But what if the Reformers had just tried to preserve what they were familiar with? And history shows that because they did not they were condemned as heretics for the most part. That is what the love of the status quo will do in a religious context.
So I am in no hurry to lambaste this idea of “revolution”. I further have the influence of my experience in this contemporaneously. It isn’t just an abstract for me. I genuinely understand why people are turning from the institutional Churches. And to be very clear this is mostly a Protestant phenomenom …although the Catholics have their ups and downs.
But when you have Presbyterians denying the very historicity and the need for Jesus Christ Himself…just what do you really have of the true Church? You still have the shell of the events, the programs and the social structure…but just why should we Christians try to salvage something resistant to the person of Christ Himself?
And don’t give me that we should fellowship. The Bible says stuff about the criteria for fellowship that is flatly ignored. FLATLY ignored ( in case you missed it the first time said). Where is the Bible verse for that? That we ignore what we want and support what we want?
Sometimes there is a moving away from the understanding that was handed to us. And sometimes, yes, it is God doing this.
I don’t think it is fair to judge things as if we have an overview. We are in the stream, now… and it is a matter of the individual sincerity of the Believer. But wasn’t it always? Isn’t that what we have missed when we concentrate on the institution and the political force? When has Christianity ever been anything but a personal experience and walk with God? It moves together in a body, yes, but that is a spiritual body and man has been very remiss in recognizing that to the detriment and bloodshed of that Body.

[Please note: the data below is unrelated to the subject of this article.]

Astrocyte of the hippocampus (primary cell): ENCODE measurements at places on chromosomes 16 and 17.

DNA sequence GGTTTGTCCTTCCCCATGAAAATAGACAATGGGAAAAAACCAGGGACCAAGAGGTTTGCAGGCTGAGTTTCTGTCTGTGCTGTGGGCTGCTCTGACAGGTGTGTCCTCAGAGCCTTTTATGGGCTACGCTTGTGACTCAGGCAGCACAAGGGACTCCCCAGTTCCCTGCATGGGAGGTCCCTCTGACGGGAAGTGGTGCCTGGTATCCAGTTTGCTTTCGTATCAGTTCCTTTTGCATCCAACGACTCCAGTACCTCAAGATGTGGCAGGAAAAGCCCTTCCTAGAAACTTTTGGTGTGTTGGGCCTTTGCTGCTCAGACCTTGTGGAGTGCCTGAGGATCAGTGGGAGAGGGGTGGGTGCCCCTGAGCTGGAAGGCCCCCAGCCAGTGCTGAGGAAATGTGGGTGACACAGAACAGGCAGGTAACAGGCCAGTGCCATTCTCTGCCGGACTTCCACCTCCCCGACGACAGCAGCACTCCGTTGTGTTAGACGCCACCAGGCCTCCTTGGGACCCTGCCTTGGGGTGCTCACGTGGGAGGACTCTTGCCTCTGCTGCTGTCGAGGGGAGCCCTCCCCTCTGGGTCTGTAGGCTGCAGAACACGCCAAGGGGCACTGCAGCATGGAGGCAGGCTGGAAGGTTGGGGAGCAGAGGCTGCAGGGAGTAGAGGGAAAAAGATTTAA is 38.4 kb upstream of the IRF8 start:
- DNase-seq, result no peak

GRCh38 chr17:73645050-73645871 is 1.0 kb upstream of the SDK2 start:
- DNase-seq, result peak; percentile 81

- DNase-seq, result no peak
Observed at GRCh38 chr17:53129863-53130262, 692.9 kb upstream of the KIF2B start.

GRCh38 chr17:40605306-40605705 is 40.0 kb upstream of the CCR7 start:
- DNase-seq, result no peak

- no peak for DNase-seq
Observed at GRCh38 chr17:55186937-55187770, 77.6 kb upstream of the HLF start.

“So where are the Revolutionaries going? To “mini-movements” such as home schooling, house churches, Bible studies at work, and Chris Tomlin worship concerts.”
When two or three are gathered… so what is so wrong with a different aspect of grouping? smaller numbers? Is this truly new? I think I hear the protests of an agenda here.
“First, who are these 20 million people defined as Revolutionaries? “
This is a very fair question. And the real answer is that they are a mixed multitude. Some are going in the right direction and really led by God…some are along for the ride… and some are the wolves. You just can’t get away from the fact that there are predatory elements in any big upheaval. But who is to blame? The revolutionaries for moving out when decade after decade there is nothing but devolving away from the spirit and toward the bog of the fleshly? When more and more the institution serves to promote Wicca more than Christianity? Or soul killing seminaries that perpetuate their own foul apostate teachings? How long? How long O Lord?